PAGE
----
In 1981, Alfredo decided to revive his father’s legacy by opening a humble bibingka stall in Baclaran. At that time, Sonny was in college.  Dutiful son that he was, he saw how difficult it was for his father to constantly stir the large amounts of bibingka mixture – called galapong -- and so he offered to help out.

“My college days were not spent going to discos or having a good time,” Sonny reminisces.  “I developed strong muscles just by manually mixing the galapong.” Among Alfredo and Noemi’s seven children, Sonny showed great interest in the business, and thus proceeded to see the young man as his father’s partner in formulating the perfect mix – and in charge of the production of galapong for all his stores.

When Alfredo himself passed on in 2001, Sonny – an architect by training and profession -- was convinced he was at crossroads.

Two loves meet

It was at church when Sonny first saw the Anne, 15 years his junior and a member of the choir.  He had been praying to meet somebody special and knew it was her the first time he laid eyes on her.

Anne was no businesswoman.  In fact, she was a Public Administration cum laude graduate from UP who was into social science research and who was then working at the House of Representatives.

And with the same diligence he had exhibited over the years learning the bibingka trade from his father and grandfather, Sonny pursued Anne. This culminated in their 2002 wedding – and her eventual decision to help him run their business, or at least that branch of Ferino’s that falls under Sonny’s Francisco Food Specialties. (His other siblings, here and abroad, also have their own stores.)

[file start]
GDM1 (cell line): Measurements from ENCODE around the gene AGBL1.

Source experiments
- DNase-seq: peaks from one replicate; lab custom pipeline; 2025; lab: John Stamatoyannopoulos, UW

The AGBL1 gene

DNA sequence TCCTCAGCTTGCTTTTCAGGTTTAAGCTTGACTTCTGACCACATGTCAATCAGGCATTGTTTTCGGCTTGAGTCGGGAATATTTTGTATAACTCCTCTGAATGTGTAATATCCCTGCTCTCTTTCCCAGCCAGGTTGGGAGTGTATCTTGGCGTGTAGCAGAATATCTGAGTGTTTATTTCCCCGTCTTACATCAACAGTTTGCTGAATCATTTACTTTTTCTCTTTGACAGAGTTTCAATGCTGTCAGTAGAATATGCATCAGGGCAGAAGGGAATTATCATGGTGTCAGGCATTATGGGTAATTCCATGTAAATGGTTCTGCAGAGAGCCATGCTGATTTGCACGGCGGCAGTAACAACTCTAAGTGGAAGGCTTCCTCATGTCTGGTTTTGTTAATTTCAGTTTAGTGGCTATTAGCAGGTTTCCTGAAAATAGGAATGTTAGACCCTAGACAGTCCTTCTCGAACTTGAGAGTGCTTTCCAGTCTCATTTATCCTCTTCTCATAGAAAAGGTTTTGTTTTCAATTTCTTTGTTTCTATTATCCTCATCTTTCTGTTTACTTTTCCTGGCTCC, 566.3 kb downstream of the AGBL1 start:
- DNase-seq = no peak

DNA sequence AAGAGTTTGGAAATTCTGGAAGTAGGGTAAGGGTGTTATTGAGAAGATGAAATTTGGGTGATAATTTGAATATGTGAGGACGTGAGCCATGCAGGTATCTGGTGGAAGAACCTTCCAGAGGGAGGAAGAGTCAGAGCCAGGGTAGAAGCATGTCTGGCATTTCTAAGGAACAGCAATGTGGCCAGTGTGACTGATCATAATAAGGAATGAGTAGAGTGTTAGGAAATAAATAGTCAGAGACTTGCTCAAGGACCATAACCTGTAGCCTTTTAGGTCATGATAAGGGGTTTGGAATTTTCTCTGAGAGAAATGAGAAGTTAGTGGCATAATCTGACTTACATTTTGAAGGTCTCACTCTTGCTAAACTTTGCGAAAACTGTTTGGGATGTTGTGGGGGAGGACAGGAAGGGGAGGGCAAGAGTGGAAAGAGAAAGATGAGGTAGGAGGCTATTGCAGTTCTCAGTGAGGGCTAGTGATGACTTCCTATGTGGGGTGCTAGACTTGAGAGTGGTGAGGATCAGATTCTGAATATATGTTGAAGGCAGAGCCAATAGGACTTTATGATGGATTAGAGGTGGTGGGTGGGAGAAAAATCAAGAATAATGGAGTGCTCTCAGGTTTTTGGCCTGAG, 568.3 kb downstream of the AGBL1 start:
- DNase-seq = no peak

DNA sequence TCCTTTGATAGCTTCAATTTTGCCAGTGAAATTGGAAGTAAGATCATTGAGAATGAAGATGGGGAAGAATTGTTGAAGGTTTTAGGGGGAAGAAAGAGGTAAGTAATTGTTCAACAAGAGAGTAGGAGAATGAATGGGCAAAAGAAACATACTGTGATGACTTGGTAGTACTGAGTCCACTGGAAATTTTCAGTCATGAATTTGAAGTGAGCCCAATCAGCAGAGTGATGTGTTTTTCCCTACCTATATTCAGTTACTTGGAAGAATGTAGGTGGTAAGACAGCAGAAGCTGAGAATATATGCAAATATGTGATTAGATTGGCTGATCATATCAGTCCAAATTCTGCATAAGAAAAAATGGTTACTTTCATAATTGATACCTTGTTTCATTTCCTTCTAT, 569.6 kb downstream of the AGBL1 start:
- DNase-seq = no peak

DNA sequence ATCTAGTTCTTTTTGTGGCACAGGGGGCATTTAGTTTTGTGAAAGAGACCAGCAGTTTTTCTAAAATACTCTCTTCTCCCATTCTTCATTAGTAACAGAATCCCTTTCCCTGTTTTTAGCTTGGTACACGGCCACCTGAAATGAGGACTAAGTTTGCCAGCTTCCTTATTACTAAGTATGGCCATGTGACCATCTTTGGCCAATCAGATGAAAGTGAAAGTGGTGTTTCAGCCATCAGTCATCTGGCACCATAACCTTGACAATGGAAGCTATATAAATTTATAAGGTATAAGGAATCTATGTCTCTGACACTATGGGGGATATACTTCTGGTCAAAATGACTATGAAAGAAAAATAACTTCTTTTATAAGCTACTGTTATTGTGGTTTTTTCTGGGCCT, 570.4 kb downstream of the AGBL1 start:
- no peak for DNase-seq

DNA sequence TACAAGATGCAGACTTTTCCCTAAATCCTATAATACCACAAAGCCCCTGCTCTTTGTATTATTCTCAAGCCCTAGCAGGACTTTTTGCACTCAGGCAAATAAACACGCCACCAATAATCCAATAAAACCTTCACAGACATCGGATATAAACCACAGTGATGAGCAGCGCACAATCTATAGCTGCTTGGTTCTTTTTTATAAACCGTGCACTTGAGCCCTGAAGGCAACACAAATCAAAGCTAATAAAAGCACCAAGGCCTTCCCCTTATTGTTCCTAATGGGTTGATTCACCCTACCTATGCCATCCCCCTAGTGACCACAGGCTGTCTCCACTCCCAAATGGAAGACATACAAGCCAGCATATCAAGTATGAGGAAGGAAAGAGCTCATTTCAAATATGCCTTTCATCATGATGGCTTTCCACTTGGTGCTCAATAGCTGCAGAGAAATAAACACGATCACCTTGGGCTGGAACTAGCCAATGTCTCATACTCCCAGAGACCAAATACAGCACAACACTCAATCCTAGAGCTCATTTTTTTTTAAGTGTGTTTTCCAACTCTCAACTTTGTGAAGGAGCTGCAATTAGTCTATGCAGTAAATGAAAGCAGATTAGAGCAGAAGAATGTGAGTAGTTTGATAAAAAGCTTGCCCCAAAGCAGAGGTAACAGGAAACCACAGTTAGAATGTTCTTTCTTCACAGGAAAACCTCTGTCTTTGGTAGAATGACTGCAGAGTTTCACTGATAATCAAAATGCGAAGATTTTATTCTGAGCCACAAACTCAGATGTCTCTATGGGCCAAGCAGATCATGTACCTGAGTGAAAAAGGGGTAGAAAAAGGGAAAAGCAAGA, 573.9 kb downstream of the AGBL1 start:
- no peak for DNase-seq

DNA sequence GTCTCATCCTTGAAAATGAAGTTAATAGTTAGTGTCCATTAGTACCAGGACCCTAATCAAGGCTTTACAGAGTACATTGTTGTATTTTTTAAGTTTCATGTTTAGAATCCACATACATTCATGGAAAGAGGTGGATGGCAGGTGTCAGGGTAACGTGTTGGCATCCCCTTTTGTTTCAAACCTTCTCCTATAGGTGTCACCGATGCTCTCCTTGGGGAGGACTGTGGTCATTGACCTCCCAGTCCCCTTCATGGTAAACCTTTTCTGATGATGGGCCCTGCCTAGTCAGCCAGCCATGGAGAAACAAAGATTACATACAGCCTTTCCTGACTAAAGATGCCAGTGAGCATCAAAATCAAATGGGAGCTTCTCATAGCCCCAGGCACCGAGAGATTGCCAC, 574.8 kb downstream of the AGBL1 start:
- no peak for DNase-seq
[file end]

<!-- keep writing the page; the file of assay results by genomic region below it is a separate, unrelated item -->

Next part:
“My friends joke that I am the ultimate sellout, crossing over to the business side of things,” she shares.   She seems to have no regrets. The flexibility of the time required of her in the business enables her to spend more time with her children Caleb, Mercy and Hopee and provide fresh perspective and sound advice to her husband.
 
Sonny and Anne Marie at their Gilmore store
Modern mom-and-pop

Just like any couple starting out, Sonny and Anne did everything on their own in the beginning, especially in their first owned store in Robinsons Metroeast.  “I was the one who went to market to buy raw materials, Sonny was in charge of mixing the galapong, delivery, collection, and store visits.” Anne shares.

Over the years, they were able to open more stores and eventually offered franchises. They were generally successful in getting trusted store assistants whose skills they developed in time.  In peak seasons, they hire additional hands.